A discussion of a new book by Lorenz Lüthi on the Sino-Soviet split, which became one of the defining events of the Cold War. Identifying the primary role of disputes over Marxist-Leninist ideology, he traces their devastating impact in sowing conflict between the two nations in the areas of economic development, party relations, and foreign policy.
Using a wide array of archival and documentary sources from three continents, Lüthi's book explores how Sino-Soviet relations were linked to Chinese domestic politics and to Mao's struggles with internal political rivals. Furthermore, Lüthi argues, the Sino-Soviet split had far-reaching consequences for the socialist camp and its connections to the nonaligned movement, the global Cold War, and the Vietnam War.
Lorenz M. Lüthi, an assistant professor of history and international affairs at McGill University in Montreal, Canada, and the author of The Sino-Soviet Split, 1956-1966: The Cold War in the Communist World (2008). Lüthi holds a Ph.D. in history from Yale University and a lic. phil. I (equivalent to a combined B.A. and M.A.) in history, political science, and international law from the University of Zürich, Switzerland.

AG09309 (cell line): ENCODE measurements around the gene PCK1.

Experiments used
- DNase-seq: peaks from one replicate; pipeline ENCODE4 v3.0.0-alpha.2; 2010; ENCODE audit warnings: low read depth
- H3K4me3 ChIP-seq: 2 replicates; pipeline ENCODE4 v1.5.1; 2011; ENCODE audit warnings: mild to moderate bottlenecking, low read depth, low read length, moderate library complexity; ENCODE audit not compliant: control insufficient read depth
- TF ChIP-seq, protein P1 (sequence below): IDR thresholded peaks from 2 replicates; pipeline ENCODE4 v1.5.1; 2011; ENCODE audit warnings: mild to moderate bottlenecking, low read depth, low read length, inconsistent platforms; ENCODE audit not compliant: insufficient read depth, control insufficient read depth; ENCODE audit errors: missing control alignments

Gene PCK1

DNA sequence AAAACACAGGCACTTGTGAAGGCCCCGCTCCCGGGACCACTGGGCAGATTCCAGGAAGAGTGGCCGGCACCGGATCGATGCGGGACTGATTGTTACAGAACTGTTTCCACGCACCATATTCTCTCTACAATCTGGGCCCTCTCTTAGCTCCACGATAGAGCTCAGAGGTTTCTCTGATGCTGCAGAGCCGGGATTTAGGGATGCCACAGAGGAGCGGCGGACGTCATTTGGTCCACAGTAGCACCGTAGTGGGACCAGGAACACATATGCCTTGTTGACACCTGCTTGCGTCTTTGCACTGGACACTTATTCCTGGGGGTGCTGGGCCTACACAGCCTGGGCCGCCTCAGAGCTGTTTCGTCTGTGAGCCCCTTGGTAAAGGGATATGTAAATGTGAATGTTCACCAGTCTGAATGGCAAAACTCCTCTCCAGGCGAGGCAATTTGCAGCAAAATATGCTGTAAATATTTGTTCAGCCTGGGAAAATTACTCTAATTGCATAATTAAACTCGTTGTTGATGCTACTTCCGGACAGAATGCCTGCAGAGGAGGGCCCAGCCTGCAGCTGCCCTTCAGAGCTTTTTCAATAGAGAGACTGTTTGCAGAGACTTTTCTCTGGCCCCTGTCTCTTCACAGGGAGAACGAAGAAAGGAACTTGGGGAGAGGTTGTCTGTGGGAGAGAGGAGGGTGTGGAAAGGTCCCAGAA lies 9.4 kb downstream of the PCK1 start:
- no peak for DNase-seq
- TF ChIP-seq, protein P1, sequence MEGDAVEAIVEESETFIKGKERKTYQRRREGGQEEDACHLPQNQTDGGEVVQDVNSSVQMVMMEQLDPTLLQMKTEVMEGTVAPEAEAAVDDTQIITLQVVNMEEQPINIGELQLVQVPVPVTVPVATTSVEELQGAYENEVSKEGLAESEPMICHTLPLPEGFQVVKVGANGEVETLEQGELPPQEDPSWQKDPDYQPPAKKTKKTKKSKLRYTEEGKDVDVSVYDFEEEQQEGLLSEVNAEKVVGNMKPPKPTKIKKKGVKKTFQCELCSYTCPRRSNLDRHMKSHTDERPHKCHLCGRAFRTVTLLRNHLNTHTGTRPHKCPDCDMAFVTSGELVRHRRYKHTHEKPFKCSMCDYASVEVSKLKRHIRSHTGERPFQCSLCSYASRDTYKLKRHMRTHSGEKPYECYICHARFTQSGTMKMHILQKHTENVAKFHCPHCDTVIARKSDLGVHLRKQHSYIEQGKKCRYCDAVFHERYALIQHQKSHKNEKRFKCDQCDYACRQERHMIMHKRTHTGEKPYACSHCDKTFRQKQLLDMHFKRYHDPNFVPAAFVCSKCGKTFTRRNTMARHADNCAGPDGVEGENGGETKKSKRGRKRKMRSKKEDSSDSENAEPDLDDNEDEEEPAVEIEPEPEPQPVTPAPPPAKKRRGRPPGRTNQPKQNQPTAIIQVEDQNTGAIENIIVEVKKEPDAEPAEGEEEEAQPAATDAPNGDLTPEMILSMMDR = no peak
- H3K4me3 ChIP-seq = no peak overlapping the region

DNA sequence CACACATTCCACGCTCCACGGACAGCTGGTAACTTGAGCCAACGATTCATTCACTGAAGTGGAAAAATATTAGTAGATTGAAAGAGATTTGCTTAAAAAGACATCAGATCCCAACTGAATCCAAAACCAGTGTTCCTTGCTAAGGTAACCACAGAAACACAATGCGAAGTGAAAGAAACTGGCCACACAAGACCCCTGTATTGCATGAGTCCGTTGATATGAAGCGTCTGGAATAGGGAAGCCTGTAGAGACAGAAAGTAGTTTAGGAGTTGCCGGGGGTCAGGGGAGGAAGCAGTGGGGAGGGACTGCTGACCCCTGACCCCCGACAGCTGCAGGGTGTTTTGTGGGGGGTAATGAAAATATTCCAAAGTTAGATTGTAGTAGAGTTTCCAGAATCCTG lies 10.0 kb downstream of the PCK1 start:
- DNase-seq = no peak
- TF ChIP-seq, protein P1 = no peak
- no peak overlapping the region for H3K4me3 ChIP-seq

Warren Cohen, a distinguished university professor of history at the University of Maryland Baltimore County and a senior scholar at the Wilson Center. Professor Cohen specializes in US-East Asian relations, and is the author of 11 books, including most recently: America's Failing Empire: U.S. Foreign Relations Since the Cold War.